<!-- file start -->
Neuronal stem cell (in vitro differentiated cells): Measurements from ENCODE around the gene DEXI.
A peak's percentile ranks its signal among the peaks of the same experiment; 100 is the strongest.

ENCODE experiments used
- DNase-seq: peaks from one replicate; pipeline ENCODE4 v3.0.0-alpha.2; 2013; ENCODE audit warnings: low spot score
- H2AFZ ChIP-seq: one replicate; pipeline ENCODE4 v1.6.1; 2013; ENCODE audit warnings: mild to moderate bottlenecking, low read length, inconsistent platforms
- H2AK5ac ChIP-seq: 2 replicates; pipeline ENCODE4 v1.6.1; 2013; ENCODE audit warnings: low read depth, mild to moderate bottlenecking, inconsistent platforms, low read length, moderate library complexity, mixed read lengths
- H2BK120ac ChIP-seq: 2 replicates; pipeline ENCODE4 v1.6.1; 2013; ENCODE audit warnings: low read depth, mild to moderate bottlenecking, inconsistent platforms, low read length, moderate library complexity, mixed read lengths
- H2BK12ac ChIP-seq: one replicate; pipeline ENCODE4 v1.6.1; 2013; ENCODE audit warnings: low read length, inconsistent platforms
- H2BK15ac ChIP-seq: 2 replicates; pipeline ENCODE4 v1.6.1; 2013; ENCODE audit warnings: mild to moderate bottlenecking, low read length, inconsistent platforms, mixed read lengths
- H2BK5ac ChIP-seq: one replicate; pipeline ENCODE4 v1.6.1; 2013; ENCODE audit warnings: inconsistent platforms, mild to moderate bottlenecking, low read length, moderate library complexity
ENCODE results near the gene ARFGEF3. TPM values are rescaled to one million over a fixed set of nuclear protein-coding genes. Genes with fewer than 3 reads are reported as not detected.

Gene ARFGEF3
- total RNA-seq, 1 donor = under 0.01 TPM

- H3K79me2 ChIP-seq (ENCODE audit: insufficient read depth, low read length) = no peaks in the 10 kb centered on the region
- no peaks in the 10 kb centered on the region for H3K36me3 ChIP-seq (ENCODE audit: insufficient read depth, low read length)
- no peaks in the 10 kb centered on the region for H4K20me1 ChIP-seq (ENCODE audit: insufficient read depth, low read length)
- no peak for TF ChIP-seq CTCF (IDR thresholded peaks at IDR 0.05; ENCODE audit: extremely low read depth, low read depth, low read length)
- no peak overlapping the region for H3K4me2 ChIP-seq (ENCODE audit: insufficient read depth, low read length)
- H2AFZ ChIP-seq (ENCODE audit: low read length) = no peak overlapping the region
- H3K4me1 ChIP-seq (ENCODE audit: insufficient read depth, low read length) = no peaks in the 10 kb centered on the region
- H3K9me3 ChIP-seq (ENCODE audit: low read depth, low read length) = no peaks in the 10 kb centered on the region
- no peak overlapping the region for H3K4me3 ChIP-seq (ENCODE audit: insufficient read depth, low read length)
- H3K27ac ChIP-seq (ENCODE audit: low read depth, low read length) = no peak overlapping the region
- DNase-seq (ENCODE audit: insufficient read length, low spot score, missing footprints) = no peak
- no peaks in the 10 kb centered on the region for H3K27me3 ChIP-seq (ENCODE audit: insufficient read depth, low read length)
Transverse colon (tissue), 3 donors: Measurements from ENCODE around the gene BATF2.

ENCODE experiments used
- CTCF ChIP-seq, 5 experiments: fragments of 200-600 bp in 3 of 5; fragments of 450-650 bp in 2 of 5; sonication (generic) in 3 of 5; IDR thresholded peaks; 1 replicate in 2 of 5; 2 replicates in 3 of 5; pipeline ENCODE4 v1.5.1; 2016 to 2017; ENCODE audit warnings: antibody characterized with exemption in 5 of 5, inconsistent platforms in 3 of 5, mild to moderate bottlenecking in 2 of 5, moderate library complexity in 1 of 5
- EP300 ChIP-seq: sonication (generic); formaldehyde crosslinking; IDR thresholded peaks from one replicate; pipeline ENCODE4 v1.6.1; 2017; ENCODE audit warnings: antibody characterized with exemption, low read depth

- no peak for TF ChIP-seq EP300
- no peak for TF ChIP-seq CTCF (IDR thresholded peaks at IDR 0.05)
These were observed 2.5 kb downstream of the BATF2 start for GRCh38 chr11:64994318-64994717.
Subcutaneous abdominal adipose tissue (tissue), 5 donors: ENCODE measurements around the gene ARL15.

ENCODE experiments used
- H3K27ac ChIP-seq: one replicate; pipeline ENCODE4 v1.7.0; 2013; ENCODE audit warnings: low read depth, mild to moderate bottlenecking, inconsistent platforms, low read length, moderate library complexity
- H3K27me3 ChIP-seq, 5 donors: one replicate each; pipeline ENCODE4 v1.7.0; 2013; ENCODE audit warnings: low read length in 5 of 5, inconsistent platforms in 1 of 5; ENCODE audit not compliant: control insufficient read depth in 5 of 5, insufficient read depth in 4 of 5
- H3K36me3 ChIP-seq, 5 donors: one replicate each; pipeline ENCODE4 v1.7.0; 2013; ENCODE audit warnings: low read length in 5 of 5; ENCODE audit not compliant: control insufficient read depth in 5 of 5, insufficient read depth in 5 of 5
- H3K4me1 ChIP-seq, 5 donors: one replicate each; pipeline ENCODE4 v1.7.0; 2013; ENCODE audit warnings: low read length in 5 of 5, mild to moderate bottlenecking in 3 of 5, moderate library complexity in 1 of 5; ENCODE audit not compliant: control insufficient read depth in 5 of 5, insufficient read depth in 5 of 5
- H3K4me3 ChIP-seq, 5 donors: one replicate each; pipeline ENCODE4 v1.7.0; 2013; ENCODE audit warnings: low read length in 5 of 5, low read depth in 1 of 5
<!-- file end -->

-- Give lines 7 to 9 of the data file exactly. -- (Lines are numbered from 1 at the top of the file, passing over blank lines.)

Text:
- H2BK120ac ChIP-seq: 2 replicates; pipeline ENCODE4 v1.6.1; 2013; ENCODE audit warnings: low read depth, mild to moderate bottlenecking, inconsistent platforms, low read length, moderate library complexity, mixed read lengths
- H2BK12ac ChIP-seq: one replicate; pipeline ENCODE4 v1.6.1; 2013; ENCODE audit warnings: low read length, inconsistent platforms
- H2BK15ac ChIP-seq: 2 replicates; pipeline ENCODE4 v1.6.1; 2013; ENCODE audit warnings: mild to moderate bottlenecking, low read length, inconsistent platforms, mixed read lengths